Higher Education Issues to Watch
For more information: AAUW Fact Sheets and Position Papers on Affirmative Action, Athletics, Education, Managed Care Reform, Reproductive Rights, and Social Security Reform.
Video of the Research Launch: "Deeper in Debt: Women and Student Loans"
A report released by AAUW titled Women in Community Colleges: Access to Success details the financial barriers women face in accessing higher education.
11 Projects That Will Inspire You to Fight Gender Stereotypes - College students from 11 colleges came up with innovative ways to fight sexism and racism on campus this spring. The schools each earned a 2014-15 AAUW Campus Action Project grant, sponsored by Pantene, to launch their projects in the spring semester.
Updated: November 11, 2017
- Poverty Is Largely Invisible Among College Students - Since 2008, my team’s research on how students finance college has revealed that the main barrier to degree completion isn’t tuition; it’s having a place to sleep and enough food to eat. The best estimates suggest that food insecurity affects as many as 1 in 2 college students—much higher than the rate in the general population. Just as many struggle with housing insecurity, and a significant number (14 percent at community colleges) are homeless. This is a largely invisible problem. Stereotypes of Ramen-noodle diets and couch-surfing partiers prevent us from seeing it. They trick us into thinking that food insecurity is a rite of passage, that hunger and even homelessness among our students is normal. But it is time to admit that we have a serious problem in higher education.
- Helping college students with kids succeed - The number of single mothers in college more than doubled between the 1999-2000 and 2011-12 academic years, to almost 2.1 million students—or 11 percent of all undergrads—as of 2012, according to a new report from the Institute for Women’s Policy Research (IWPR). That may come as a surprise to administrators, as most higher ed institutions do not ask if students have children—even though they could find out via routine student surveys, says co-author Barbara Gault, IWPR’s vice president and executive director. Colleges must be aware of this group to accurately allocate resources toward families’ needs. Community colleges, which have the biggest concentration of single student mothers, should pay particular attention to this faction of students.
- The Disappearing American Grad Student - The dearth of Americans is even more pronounced in hot STEM fields like computer science, which serve as talent pipelines for the likes of Google, Amazon, Facebook and Microsoft: About 64 percent of doctoral candidates and almost 68 percent in master’s programs last year were international students, according to an annual survey of American and Canadian universities by the Computing Research Association. In comparison, only about 9 percent of undergraduates in computer science were international students (perhaps, deans posit, because families are nervous about sending offspring who are barely adults across the ocean to study). Many factors contribute to the gap, but a major one is the booming job market in technology. For the most part, Americans don’t see the need for an advanced degree when there are so many professional opportunities waiting for them. For some, the price is just too high when they have so much student debt already.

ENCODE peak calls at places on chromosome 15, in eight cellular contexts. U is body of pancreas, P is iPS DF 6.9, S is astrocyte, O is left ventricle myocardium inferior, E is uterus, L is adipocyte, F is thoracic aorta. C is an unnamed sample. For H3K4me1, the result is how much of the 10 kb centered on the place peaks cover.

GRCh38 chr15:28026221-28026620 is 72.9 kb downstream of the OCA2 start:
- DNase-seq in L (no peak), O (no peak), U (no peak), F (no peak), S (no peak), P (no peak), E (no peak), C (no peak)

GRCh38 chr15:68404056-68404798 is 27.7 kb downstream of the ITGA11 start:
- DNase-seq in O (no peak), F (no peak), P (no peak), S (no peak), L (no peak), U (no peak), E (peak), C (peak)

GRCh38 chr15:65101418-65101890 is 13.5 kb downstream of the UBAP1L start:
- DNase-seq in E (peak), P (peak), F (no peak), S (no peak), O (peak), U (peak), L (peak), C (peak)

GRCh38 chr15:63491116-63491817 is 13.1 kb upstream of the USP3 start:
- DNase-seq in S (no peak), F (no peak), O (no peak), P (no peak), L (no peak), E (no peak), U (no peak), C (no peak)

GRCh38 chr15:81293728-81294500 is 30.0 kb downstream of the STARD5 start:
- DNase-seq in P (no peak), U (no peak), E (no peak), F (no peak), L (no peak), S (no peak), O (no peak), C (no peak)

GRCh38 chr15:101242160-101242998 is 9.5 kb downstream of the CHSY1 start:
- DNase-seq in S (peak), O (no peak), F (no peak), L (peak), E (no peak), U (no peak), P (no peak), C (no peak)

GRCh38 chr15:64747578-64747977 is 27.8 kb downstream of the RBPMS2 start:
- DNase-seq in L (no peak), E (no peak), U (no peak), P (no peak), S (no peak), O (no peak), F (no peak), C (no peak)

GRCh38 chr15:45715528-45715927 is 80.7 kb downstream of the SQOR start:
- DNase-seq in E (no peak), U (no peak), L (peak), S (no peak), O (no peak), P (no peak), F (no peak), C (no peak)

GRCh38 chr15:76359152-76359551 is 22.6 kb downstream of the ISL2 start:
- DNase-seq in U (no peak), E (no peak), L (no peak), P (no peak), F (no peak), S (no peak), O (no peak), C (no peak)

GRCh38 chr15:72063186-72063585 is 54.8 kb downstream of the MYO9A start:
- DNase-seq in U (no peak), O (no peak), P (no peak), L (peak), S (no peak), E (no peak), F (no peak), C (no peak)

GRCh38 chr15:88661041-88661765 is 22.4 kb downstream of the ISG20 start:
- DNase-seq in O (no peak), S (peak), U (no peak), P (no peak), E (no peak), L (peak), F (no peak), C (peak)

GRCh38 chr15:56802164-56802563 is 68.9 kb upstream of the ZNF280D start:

- Why Notre Dame Reversed Course on Contraception - The Catholic university is caught between accommodating a diverse community and defending what it sees as religious freedom. Although the administration claims it reversed course out of respect for the diversity of its community, it’s not clear why it wouldn’t have taken faculty and student objections into account years ago. Meanwhile, religious-freedom advocates see the university’s move as a setback for their cause, because it potentially casts doubt on the sincerity and depth of moral objections to birth control.
- College students today value education less and money more: study - According to a paper highlighted by The British Psychology Society, millennials pursuing higher education in the U.S. are more motivated than previous generations by making money. Over eight million students in total, including millennials, Gen Xers and baby boomers, were asked about their reasons for enrolling in school. About 71 percent of millennials said they felt making money was important, in contrast to only 55 percent of boomers who felt the same. Meanwhile, 68 percent of millennials said general education was important, versus 69 percent of boomers. What this indicates, researchers conclude, is that the quest for knowledge has been supplanted by more concrete motivations, like a paycheck.